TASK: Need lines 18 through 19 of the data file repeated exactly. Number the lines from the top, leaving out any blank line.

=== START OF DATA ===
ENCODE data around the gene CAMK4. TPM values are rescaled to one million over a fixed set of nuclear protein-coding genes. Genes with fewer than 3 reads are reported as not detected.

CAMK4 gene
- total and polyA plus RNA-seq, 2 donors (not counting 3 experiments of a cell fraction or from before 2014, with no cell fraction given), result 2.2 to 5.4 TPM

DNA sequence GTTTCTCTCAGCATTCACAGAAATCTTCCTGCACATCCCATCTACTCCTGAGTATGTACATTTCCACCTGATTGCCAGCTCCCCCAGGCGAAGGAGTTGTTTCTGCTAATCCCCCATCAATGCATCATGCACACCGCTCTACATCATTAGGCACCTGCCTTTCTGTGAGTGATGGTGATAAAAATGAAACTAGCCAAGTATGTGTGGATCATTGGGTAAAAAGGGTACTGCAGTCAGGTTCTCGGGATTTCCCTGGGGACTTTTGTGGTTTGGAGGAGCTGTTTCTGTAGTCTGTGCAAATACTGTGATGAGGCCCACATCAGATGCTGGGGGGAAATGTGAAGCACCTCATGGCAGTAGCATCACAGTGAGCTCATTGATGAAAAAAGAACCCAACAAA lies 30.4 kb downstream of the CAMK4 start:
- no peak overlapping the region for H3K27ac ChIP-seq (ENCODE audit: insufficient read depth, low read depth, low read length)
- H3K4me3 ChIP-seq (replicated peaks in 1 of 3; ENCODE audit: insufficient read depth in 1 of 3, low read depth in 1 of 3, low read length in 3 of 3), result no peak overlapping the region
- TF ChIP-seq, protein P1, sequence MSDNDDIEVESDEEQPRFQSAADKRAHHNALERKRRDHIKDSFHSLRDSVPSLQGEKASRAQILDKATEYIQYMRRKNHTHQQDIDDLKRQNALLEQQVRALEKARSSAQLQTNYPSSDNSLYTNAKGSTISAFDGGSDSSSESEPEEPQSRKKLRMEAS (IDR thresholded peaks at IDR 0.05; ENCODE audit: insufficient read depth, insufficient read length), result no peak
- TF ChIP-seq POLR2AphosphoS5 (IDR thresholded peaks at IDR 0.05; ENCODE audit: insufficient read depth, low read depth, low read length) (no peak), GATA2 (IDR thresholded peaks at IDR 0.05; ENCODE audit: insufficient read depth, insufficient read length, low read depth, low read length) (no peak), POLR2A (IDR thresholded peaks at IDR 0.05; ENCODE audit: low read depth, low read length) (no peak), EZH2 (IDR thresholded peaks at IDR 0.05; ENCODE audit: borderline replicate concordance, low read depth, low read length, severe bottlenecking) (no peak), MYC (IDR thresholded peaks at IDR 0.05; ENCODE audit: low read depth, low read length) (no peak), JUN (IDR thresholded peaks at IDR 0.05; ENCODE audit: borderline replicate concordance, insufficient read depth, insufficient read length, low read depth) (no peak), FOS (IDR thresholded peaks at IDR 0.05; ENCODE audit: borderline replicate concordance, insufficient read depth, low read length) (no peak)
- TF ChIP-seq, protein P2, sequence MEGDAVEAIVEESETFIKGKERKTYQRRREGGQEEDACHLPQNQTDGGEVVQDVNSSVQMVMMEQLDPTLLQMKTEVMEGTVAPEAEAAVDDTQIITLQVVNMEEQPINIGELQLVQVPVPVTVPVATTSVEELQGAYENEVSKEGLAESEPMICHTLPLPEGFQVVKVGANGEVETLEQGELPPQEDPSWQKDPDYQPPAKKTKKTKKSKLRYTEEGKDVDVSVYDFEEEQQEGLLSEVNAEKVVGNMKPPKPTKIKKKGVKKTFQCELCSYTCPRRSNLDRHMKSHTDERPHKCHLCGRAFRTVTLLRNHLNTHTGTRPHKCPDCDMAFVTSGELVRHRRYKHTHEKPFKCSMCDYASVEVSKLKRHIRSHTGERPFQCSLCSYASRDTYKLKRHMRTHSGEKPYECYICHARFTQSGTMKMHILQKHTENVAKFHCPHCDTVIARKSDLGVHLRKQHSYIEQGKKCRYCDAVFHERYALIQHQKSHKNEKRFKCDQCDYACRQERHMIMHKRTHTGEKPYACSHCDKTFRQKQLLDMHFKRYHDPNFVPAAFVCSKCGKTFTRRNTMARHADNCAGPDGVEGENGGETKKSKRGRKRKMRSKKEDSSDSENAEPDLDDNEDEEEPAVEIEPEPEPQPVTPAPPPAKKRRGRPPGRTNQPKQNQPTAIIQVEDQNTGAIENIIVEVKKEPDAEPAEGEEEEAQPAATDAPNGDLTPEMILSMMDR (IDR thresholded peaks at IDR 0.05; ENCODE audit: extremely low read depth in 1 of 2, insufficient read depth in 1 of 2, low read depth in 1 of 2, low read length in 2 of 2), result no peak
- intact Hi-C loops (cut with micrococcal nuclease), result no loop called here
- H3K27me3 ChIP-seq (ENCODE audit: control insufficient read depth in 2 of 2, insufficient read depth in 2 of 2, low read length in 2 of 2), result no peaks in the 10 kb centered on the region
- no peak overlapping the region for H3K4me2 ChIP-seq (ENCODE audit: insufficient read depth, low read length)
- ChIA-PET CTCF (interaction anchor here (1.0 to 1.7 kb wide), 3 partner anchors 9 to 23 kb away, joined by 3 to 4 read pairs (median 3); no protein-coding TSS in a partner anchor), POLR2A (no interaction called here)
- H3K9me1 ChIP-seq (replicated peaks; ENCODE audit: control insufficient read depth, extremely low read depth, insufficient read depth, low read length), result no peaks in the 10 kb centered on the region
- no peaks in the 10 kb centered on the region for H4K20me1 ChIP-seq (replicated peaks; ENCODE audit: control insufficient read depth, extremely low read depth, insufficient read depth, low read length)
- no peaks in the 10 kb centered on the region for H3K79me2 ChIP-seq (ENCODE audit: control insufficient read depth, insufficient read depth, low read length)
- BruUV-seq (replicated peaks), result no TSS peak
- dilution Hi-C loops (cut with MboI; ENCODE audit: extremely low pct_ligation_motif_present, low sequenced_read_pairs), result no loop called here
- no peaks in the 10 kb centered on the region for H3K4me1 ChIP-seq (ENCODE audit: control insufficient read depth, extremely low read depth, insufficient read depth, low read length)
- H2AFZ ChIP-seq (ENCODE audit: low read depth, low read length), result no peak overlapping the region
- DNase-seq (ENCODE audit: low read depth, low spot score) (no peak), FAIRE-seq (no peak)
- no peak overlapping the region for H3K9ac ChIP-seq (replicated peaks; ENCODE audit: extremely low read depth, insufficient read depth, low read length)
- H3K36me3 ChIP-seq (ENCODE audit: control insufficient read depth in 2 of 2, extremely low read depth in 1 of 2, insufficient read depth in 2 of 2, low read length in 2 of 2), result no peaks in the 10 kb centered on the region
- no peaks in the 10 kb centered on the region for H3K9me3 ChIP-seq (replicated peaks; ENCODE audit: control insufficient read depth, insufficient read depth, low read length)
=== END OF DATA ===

- dilution Hi-C loops (cut with MboI; ENCODE audit: extremely low pct_ligation_motif_present, low sequenced_read_pairs), result no loop called here
- no peaks in the 10 kb centered on the region for H3K4me1 ChIP-seq (ENCODE audit: control insufficient read depth, extremely low read depth, insufficient read depth, low read length)